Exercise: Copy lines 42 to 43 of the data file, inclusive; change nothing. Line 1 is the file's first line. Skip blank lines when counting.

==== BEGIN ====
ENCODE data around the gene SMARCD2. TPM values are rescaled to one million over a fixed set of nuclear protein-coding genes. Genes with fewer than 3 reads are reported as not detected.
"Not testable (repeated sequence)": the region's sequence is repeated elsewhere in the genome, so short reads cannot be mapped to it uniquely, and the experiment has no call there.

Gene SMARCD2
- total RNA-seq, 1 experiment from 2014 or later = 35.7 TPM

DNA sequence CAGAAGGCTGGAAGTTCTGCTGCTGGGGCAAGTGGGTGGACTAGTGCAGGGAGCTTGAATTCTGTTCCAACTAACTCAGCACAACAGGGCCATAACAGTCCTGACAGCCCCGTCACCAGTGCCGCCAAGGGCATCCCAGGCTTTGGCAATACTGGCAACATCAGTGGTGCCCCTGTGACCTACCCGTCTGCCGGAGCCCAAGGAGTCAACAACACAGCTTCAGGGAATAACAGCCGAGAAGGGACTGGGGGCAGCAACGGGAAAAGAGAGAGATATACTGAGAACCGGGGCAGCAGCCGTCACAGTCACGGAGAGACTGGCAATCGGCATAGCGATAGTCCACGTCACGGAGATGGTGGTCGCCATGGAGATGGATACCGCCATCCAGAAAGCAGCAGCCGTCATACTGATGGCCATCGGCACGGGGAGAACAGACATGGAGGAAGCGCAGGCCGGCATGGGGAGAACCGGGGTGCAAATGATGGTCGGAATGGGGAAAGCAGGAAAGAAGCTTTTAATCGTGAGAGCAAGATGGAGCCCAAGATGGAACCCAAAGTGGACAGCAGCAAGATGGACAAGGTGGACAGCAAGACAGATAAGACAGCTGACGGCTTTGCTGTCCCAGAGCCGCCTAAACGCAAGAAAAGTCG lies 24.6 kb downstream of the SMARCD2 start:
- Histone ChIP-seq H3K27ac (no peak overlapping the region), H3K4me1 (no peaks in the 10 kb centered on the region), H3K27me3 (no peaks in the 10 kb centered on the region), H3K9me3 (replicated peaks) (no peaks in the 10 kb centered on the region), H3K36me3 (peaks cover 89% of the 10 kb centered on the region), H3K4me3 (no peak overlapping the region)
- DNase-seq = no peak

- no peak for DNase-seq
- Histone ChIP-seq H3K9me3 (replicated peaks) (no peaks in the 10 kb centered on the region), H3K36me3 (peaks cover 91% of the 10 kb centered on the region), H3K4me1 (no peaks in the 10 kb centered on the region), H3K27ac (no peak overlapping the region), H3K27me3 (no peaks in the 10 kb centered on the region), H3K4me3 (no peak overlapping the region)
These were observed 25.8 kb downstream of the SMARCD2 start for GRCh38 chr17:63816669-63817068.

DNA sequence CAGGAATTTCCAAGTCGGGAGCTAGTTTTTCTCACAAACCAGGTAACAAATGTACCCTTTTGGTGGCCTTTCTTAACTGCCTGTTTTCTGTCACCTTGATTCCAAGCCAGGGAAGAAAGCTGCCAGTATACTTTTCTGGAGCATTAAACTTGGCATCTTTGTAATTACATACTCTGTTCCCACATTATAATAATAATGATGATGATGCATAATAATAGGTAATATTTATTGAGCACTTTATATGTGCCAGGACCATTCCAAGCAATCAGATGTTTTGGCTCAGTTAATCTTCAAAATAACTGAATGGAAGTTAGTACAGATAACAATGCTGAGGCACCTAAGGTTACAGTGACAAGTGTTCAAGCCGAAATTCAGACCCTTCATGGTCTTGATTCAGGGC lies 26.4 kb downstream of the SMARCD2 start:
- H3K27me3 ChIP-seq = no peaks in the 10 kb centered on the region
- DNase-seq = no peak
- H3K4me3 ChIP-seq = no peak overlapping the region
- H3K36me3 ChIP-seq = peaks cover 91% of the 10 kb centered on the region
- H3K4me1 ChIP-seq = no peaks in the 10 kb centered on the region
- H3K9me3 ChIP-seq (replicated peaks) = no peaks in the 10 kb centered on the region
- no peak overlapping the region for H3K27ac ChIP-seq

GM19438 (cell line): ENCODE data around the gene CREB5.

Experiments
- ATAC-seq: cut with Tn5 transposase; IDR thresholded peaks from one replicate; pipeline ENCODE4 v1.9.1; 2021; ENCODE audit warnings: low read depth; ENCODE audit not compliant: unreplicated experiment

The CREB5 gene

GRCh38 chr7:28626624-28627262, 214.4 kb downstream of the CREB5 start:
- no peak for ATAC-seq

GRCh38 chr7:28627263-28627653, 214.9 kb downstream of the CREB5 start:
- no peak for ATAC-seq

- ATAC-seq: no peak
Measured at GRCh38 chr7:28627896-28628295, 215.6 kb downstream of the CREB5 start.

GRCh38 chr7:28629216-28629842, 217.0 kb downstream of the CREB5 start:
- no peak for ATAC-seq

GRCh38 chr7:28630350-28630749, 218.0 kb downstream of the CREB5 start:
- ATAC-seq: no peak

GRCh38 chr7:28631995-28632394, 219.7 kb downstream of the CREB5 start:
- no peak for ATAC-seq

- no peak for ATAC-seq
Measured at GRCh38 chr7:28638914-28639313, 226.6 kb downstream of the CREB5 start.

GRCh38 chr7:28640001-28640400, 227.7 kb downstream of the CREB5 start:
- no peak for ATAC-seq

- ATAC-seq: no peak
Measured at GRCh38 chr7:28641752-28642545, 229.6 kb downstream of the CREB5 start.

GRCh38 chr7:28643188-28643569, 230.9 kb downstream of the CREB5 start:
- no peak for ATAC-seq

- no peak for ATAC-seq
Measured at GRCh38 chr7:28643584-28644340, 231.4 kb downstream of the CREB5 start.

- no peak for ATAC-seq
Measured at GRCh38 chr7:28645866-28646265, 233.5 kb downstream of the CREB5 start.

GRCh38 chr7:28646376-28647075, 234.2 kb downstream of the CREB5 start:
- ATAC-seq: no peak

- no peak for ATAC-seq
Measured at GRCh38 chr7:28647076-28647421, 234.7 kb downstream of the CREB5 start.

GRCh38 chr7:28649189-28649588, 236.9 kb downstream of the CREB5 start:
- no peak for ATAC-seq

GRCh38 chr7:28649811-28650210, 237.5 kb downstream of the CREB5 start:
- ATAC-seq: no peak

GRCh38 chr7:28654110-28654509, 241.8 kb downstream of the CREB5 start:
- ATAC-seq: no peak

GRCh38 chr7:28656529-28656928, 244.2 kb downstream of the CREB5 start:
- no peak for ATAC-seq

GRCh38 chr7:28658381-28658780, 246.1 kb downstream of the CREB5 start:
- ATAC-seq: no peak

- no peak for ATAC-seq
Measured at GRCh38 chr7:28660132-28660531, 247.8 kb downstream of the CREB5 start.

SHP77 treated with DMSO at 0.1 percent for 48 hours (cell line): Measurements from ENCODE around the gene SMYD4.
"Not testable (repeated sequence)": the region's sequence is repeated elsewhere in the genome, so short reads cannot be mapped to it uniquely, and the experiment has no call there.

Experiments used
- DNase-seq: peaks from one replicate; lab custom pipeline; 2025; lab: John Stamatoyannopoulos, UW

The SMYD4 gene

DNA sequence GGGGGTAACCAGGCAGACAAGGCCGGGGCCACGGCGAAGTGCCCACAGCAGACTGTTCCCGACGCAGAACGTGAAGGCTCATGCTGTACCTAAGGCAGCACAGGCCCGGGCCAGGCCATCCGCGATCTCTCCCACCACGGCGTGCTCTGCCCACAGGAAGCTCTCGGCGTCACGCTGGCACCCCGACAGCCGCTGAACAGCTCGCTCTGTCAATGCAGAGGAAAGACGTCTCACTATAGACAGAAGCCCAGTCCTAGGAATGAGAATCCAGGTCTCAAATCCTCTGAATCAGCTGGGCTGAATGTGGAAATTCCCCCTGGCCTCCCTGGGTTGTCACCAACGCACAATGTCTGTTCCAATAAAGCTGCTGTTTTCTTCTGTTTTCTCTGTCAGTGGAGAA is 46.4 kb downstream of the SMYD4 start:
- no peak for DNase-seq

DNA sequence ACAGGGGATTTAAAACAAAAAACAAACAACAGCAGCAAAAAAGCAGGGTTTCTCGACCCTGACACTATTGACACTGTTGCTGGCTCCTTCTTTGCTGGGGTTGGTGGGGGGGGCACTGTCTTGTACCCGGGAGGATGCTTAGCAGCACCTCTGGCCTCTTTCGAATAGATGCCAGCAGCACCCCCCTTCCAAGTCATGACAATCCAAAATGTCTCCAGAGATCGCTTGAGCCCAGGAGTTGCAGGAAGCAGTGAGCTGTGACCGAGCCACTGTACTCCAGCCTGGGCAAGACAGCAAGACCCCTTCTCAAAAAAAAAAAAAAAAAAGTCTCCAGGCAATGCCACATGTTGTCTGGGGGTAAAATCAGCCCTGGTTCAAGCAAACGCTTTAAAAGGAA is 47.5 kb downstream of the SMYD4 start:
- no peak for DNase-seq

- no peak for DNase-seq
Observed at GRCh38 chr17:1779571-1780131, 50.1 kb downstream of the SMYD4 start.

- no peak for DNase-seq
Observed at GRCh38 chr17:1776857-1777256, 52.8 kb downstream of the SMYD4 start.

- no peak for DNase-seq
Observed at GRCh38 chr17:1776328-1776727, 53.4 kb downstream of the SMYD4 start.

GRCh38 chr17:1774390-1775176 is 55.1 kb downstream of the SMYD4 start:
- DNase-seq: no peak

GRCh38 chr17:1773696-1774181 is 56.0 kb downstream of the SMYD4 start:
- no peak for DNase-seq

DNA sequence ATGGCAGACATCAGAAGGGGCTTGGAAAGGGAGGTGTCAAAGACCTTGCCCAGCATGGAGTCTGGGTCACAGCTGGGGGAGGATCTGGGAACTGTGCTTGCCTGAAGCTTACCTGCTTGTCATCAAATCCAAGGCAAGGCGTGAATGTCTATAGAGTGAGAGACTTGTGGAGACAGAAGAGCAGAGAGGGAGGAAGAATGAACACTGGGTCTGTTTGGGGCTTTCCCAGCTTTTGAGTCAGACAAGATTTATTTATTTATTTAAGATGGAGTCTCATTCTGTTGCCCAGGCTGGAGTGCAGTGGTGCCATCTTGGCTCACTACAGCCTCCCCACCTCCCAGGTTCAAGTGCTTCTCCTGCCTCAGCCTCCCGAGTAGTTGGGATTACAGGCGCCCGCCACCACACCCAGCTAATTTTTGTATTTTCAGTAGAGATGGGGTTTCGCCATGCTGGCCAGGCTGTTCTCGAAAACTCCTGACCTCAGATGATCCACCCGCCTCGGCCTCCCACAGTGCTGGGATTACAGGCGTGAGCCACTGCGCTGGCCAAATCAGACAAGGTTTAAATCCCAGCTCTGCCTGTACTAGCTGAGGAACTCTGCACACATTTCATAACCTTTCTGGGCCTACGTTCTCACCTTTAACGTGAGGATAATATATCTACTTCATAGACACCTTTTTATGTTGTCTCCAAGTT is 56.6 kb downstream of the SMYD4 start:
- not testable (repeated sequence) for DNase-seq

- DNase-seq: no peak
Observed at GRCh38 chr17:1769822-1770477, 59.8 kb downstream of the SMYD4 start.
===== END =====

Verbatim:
- no peak for ATAC-seq

- no peak for ATAC-seq